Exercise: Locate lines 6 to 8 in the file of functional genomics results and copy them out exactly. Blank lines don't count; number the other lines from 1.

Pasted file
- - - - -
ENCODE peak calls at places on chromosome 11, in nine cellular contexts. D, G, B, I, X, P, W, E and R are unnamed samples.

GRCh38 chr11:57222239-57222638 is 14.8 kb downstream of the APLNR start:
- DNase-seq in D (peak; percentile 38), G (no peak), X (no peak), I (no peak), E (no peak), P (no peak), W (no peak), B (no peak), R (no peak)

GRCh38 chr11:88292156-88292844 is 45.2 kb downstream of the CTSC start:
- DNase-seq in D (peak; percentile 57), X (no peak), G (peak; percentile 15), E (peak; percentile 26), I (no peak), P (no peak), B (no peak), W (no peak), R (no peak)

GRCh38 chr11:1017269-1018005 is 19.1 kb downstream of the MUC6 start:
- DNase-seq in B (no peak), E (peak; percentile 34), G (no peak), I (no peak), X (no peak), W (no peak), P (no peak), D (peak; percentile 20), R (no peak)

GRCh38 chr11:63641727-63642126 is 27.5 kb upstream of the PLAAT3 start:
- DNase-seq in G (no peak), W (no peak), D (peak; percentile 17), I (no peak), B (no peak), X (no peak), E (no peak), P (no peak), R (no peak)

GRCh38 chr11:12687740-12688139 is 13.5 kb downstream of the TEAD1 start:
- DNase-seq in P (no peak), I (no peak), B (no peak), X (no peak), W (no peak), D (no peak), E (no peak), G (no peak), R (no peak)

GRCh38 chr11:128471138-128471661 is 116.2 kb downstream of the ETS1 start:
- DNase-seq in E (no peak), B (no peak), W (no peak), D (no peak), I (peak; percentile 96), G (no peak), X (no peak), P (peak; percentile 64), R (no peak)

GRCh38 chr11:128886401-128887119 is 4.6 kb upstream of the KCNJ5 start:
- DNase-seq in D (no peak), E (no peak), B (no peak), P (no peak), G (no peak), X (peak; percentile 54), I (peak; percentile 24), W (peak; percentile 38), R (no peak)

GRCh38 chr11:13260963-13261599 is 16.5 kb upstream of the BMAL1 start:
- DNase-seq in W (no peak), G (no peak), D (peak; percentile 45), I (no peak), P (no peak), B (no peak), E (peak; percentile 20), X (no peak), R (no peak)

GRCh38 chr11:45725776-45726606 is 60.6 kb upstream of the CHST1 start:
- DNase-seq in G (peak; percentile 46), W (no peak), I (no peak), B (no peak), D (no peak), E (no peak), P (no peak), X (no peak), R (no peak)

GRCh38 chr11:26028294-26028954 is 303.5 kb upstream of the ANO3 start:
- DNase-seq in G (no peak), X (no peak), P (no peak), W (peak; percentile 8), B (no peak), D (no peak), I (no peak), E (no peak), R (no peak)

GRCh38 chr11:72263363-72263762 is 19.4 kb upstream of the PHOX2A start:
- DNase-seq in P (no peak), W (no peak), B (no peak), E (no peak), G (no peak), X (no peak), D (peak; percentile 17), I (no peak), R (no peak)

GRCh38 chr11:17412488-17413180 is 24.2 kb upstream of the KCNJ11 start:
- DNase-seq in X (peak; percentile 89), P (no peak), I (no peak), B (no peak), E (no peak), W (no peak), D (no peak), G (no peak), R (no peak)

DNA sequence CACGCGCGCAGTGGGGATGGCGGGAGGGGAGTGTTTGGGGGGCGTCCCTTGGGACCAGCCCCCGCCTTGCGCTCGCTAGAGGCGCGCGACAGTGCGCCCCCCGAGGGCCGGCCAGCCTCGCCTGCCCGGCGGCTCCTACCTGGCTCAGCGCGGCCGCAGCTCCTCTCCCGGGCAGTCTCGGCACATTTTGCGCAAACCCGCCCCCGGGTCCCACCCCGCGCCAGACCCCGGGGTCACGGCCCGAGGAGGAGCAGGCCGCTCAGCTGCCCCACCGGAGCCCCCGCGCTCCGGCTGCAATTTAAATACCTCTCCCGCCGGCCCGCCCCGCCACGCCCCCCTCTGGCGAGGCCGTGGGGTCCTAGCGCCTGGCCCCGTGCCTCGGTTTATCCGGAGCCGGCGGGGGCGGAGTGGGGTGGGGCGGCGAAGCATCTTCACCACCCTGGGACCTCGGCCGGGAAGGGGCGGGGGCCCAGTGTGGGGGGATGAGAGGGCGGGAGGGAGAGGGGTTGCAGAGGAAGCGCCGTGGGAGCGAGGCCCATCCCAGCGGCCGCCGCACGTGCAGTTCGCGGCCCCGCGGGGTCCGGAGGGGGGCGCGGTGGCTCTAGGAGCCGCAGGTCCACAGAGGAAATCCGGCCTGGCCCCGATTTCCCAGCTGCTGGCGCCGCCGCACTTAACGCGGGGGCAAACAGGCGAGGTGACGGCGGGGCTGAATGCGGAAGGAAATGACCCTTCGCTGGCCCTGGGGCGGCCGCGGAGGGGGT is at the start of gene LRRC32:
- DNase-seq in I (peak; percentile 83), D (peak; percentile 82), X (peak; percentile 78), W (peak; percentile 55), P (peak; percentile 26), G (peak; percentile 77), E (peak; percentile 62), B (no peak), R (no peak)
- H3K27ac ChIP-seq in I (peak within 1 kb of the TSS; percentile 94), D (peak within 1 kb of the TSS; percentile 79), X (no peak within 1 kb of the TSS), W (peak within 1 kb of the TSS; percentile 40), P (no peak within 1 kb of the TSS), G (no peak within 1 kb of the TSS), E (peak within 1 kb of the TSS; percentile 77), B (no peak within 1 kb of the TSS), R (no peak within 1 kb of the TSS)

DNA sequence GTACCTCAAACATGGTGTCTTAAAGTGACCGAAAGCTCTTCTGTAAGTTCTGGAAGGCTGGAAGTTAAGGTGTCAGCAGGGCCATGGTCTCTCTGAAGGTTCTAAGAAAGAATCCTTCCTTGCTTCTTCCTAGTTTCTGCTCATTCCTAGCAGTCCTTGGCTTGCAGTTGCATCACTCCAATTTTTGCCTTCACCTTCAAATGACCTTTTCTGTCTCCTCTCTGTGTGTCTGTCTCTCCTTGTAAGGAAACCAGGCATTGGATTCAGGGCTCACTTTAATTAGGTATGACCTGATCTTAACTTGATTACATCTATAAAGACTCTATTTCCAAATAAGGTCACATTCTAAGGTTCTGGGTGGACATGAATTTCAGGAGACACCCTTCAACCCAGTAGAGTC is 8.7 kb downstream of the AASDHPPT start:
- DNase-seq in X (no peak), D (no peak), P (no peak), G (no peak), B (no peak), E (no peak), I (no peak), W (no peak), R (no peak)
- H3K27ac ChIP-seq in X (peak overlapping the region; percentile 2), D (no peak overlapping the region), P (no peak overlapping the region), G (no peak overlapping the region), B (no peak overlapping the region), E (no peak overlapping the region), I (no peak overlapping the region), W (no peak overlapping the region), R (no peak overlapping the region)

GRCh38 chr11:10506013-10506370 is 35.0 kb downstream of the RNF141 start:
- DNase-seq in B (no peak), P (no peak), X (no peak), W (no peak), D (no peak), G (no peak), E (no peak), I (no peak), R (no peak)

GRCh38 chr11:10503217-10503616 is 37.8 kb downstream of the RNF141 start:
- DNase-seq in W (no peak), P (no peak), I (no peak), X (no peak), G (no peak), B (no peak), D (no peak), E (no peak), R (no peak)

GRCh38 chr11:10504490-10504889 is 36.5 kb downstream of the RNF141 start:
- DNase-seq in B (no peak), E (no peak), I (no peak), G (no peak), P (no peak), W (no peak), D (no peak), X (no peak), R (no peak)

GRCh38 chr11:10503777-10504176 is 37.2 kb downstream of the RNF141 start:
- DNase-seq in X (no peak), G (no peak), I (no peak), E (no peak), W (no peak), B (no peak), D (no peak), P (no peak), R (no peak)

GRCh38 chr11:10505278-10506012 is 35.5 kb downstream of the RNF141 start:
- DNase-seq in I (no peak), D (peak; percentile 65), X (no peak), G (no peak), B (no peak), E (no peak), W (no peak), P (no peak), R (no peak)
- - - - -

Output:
GRCh38 chr11:1017269-1018005 is 19.1 kb downstream of the MUC6 start:
- DNase-seq in B (no peak), E (peak; percentile 34), G (no peak), I (no peak), X (no peak), W (no peak), P (no peak), D (peak; percentile 20), R (no peak)

GRCh38 chr11:63641727-63642126 is 27.5 kb upstream of the PLAAT3 start: